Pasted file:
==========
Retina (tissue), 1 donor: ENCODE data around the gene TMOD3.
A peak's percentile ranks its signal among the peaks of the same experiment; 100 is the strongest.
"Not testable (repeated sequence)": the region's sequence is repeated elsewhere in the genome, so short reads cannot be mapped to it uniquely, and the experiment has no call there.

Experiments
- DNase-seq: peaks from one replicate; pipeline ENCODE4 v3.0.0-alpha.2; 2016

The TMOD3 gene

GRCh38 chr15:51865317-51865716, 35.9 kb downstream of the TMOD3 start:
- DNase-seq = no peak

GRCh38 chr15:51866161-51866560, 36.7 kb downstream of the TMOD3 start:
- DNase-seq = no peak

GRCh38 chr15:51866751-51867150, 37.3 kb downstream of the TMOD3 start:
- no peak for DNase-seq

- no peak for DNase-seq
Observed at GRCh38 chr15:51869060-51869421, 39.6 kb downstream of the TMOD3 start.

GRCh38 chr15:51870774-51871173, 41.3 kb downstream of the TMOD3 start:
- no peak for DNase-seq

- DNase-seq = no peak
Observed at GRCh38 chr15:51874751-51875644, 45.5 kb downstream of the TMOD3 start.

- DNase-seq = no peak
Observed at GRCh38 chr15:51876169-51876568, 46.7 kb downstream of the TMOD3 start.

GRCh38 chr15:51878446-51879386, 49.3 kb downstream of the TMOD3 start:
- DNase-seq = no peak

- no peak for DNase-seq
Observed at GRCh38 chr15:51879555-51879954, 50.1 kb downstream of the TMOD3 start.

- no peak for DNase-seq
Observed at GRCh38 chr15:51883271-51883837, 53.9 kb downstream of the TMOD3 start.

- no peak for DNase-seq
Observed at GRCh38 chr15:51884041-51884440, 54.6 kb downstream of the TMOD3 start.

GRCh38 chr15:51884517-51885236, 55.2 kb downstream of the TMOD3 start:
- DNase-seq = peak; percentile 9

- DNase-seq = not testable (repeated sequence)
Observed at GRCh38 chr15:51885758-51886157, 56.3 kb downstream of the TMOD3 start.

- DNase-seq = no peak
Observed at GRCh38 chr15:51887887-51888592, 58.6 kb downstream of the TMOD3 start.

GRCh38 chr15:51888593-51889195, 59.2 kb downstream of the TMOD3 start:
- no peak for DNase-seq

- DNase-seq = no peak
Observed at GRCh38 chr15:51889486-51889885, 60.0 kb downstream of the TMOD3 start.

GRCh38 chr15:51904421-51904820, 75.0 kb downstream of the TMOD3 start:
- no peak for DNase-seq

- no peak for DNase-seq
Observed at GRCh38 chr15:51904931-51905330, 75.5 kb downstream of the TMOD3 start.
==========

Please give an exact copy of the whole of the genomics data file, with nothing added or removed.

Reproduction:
Retina (tissue), 1 donor: ENCODE data around the gene TMOD3.
A peak's percentile ranks its signal among the peaks of the same experiment; 100 is the strongest.
"Not testable (repeated sequence)": the region's sequence is repeated elsewhere in the genome, so short reads cannot be mapped to it uniquely, and the experiment has no call there.

Experiments
- DNase-seq: peaks from one replicate; pipeline ENCODE4 v3.0.0-alpha.2; 2016

The TMOD3 gene

GRCh38 chr15:51865317-51865716, 35.9 kb downstream of the TMOD3 start:
- DNase-seq = no peak

GRCh38 chr15:51866161-51866560, 36.7 kb downstream of the TMOD3 start:
- DNase-seq = no peak

GRCh38 chr15:51866751-51867150, 37.3 kb downstream of the TMOD3 start:
- no peak for DNase-seq

- no peak for DNase-seq
Observed at GRCh38 chr15:51869060-51869421, 39.6 kb downstream of the TMOD3 start.

GRCh38 chr15:51870774-51871173, 41.3 kb downstream of the TMOD3 start:
- no peak for DNase-seq

- DNase-seq = no peak
Observed at GRCh38 chr15:51874751-51875644, 45.5 kb downstream of the TMOD3 start.

- DNase-seq = no peak
Observed at GRCh38 chr15:51876169-51876568, 46.7 kb downstream of the TMOD3 start.

GRCh38 chr15:51878446-51879386, 49.3 kb downstream of the TMOD3 start:
- DNase-seq = no peak

- no peak for DNase-seq
Observed at GRCh38 chr15:51879555-51879954, 50.1 kb downstream of the TMOD3 start.

- no peak for DNase-seq
Observed at GRCh38 chr15:51883271-51883837, 53.9 kb downstream of the TMOD3 start.

- no peak for DNase-seq
Observed at GRCh38 chr15:51884041-51884440, 54.6 kb downstream of the TMOD3 start.

GRCh38 chr15:51884517-51885236, 55.2 kb downstream of the TMOD3 start:
- DNase-seq = peak; percentile 9

- DNase-seq = not testable (repeated sequence)
Observed at GRCh38 chr15:51885758-51886157, 56.3 kb downstream of the TMOD3 start.

- DNase-seq = no peak
Observed at GRCh38 chr15:51887887-51888592, 58.6 kb downstream of the TMOD3 start.

GRCh38 chr15:51888593-51889195, 59.2 kb downstream of the TMOD3 start:
- no peak for DNase-seq

- DNase-seq = no peak
Observed at GRCh38 chr15:51889486-51889885, 60.0 kb downstream of the TMOD3 start.

GRCh38 chr15:51904421-51904820, 75.0 kb downstream of the TMOD3 start:
- no peak for DNase-seq

- no peak for DNase-seq
Observed at GRCh38 chr15:51904931-51905330, 75.5 kb downstream of the TMOD3 start.